Stress Management

What is Stress?

Stress is the body’s response to a challenge or demand. Everyone experiences stress, which can be triggered by a range of events, from small daily hassles to major changes like a divorce or job loss. The stress response includes physical components such an elevated heart rate, blood pressure, muscle tension, and more, mental components such as thoughts and personal beliefs about the stressor, and emotional responses including anxiety, fear, anger and more. Although we often think of it as being negative, stress can also come from positive changes in your life, like getting a promotion at work, having a baby, or experiencing something new.

How Can We Manage Stress in Healthy Ways?

Stress serves an important purpose as it enables us to respond quickly to threats and avoid danger. However, lengthy exposure to stress may lead to physical and mental health difficulties. Research suggests that increased stress levels over time can interfere with your ability to recover as easily with physical illness or can exacerbate a chronic medical condition. Chronic and/or highly stressful conditions can have a negative impact on a person’s mental health condition with higher rates of anxiety, depression, trauma-related issues, and even suicidal thoughts/attempts if left unresolved.   

While no one can avoid all stress, working to manage stress in healthy and adaptive ways not only helps to reduce/minimize the harmful effects stress can have on one’s overall health and functioning but it can also feel empowering to be able to implement effective coping strategies that embraces a balanced life that supports physical, mental, emotional, relational, social, and spiritual areas of life. 

 Below are some helpful Stress Management Tips:  

  • Strive for Balanced NutritionStriving for a healthy, balanced diet.
  • Exercise regularly. In addition to having physical health benefits, exercise has been shown to be a good stress reducer as serotonin, endorphins and other feel-good/neurochemicals are released when we exercise or are engaged in activity. 
  • Stop using tobacco and nicotine products. People who use nicotine often refer to it as a stress reliever. However, nicotine places more stress on the body by increasing physical arousal and reducing blood flow and breathing.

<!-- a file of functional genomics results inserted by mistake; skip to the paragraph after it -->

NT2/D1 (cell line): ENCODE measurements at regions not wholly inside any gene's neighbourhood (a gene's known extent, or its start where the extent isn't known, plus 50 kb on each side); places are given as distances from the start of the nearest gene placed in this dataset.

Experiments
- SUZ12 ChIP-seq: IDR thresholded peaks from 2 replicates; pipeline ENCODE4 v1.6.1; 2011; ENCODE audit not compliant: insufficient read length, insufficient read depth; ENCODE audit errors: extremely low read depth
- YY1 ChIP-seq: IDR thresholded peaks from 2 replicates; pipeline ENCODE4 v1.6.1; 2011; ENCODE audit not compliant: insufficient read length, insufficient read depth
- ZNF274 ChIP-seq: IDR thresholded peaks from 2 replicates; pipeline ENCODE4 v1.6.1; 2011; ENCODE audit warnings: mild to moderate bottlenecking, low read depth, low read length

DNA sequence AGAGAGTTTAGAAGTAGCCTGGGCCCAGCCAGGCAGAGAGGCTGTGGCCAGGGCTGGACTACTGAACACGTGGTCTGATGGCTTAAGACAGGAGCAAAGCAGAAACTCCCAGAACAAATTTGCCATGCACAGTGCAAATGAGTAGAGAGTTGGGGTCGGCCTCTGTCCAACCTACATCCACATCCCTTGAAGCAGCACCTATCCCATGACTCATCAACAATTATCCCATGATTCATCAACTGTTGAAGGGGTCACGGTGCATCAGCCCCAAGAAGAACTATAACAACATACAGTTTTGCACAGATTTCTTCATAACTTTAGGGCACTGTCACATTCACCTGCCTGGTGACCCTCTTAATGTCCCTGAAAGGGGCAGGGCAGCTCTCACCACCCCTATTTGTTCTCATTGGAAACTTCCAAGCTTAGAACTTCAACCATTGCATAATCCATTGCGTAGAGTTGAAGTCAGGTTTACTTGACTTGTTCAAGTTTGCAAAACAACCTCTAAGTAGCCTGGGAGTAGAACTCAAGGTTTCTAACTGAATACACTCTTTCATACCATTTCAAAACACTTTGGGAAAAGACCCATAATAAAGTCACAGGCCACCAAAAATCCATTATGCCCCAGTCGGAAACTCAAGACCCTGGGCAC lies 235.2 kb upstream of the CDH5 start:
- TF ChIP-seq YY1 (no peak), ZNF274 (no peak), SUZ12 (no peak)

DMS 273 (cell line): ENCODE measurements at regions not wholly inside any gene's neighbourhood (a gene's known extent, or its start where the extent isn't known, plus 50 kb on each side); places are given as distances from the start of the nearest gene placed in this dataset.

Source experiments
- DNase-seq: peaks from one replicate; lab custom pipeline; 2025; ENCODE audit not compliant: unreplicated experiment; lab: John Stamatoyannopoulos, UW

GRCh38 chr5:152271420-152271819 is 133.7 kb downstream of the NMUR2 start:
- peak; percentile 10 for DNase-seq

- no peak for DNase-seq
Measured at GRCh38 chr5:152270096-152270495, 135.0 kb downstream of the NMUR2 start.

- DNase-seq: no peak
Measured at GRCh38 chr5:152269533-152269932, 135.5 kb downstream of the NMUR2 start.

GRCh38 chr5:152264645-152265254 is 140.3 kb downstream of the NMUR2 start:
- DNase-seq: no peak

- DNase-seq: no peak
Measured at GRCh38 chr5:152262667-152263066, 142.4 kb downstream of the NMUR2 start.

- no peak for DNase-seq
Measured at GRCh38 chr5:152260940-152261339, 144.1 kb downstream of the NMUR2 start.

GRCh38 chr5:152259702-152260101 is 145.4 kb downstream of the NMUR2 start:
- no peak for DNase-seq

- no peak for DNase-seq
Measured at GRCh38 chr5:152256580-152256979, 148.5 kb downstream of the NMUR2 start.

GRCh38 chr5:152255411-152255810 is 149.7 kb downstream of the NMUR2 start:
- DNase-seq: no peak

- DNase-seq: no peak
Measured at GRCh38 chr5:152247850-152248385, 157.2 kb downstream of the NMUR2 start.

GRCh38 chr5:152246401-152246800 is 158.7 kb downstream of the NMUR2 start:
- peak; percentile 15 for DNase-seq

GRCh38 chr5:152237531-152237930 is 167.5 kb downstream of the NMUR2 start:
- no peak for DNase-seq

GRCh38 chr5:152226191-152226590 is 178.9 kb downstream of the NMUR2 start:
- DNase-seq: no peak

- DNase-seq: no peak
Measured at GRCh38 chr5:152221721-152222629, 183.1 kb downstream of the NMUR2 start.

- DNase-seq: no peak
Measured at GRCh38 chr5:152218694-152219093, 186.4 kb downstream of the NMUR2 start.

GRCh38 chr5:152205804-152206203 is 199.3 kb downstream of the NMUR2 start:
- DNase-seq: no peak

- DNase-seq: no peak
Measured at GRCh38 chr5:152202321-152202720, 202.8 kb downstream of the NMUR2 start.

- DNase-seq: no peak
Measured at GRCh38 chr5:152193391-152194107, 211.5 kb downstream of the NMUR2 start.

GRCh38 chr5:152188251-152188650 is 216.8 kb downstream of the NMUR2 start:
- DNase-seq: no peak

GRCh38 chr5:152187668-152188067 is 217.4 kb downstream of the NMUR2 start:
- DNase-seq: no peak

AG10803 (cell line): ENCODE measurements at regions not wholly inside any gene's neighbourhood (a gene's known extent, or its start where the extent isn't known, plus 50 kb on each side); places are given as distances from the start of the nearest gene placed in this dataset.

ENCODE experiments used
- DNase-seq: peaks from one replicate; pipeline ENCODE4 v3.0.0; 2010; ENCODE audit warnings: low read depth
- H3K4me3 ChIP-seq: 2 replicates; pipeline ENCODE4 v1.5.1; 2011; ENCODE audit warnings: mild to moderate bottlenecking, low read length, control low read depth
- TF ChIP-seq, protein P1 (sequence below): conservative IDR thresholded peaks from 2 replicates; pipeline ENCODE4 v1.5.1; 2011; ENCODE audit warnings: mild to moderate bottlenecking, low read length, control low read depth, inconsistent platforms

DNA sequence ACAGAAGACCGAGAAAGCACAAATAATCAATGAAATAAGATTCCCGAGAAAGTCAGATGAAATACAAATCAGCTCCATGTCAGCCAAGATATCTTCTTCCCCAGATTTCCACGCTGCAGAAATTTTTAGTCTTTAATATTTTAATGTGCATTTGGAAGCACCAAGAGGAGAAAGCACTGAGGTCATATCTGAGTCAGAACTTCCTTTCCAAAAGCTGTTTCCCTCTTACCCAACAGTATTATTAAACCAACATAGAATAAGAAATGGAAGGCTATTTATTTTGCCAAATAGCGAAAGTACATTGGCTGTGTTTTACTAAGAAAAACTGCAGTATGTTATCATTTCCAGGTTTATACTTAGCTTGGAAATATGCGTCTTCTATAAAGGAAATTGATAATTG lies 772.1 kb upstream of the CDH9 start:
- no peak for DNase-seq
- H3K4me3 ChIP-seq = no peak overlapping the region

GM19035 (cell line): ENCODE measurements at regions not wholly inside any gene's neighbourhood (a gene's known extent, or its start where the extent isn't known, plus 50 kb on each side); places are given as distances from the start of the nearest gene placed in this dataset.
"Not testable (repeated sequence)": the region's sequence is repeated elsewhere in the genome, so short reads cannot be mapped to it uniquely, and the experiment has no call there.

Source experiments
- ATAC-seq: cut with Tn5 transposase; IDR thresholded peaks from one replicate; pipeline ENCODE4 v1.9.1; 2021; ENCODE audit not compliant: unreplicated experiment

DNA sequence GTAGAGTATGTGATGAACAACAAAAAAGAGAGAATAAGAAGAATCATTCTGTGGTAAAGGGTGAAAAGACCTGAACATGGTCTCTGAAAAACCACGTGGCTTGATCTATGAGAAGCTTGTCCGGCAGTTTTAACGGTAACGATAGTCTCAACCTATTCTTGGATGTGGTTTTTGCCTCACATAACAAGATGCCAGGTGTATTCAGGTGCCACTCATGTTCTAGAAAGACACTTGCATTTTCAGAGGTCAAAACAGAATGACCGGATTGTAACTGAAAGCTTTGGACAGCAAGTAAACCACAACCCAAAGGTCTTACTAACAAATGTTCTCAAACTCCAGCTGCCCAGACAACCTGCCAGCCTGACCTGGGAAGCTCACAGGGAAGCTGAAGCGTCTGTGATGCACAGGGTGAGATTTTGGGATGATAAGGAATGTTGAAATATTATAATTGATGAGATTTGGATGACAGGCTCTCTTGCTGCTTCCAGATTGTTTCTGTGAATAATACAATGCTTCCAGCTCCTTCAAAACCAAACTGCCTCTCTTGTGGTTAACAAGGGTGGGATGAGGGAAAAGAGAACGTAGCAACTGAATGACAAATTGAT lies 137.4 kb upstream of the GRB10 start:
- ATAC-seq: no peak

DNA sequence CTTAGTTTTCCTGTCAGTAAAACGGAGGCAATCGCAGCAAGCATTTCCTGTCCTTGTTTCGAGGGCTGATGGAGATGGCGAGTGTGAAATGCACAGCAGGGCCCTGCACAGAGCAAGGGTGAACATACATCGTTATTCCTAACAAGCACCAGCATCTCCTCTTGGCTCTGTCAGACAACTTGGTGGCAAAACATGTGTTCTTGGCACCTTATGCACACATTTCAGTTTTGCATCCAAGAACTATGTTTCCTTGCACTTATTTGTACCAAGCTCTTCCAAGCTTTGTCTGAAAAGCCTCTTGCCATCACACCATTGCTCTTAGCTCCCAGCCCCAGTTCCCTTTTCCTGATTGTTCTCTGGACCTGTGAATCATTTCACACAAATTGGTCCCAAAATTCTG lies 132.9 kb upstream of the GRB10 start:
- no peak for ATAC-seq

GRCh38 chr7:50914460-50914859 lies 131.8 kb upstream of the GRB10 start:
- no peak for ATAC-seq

• Do not misuse alcohol or use recreational drugs.  While temporary, the use of alcohol and/or recreational drugs can be a huge stress reliever; however, alcohol/substance abuse can produce the opposite effect of reducing a person’s ability to manage stress without the use of alcohol/drugs as neurochemically it becomes more and more dependent upon them for stress reduction.
  • Practice Relaxation/Meditation/Mindfulness. Taking the time to relax helps to manage stress and to protect the body from the effects of stress. You can choose from a variety of techniques, such as deep breathing, imagery, progressive muscle relaxation, and mindfulness meditation. There are also several online and smart phone apps that are great reinforcements such as Calm, Mindfulness, Simple Habit apps.
  • Reduce Stress Triggers. If you are like most people, your life may be filled with too many demands and too little time. Practicing time-management skills like asking for help when it’s appropriate, setting priorities, pacing yourself, and reserving time to take care of yourself is vital to your being successful in stress management.
  • Examine Your Values. The more your actions reflect your beliefs/values, the better you will feel, no matter how busy your life is. Use your values when choosing your activities.
  • Assert yourself. It’s okay to say “No” to demands on your time and energy that will place too much stress on you. You don’t have to always HAVE TO meet the expectations of others, especially when it compromises healthy boundaries and a balanced lifestyle.
  • Set Realistic Goals.   It’s okay—and even healthy—to realize you cannot be 100% successful at everything all the time. Be mindful of the things you can control and work on accepting the things that you can’t control.
  • Maintain Good Self-Worth. When you’re feeling overwhelmed, remind yourself of what you do well. Have a healthy sense of self-esteem.
  • Discover/Re-Discover You! Explore new hobbies/interests and/or find new ways to stay connected.
  • Seek out Support.  Get involved with a community support group to help you feel connected and not alone in your struggles.
  • Contact a Mental Health Provider.  We all are impacted by stress, and it is always a sign of strength to recognize when therapeutic support is beneficial. 
  • Contact your Primary Health Care Provider.  Maintain good collaboration with your Physician/PCP to practice preventative health as well as being proactive in addressing current health conditions.


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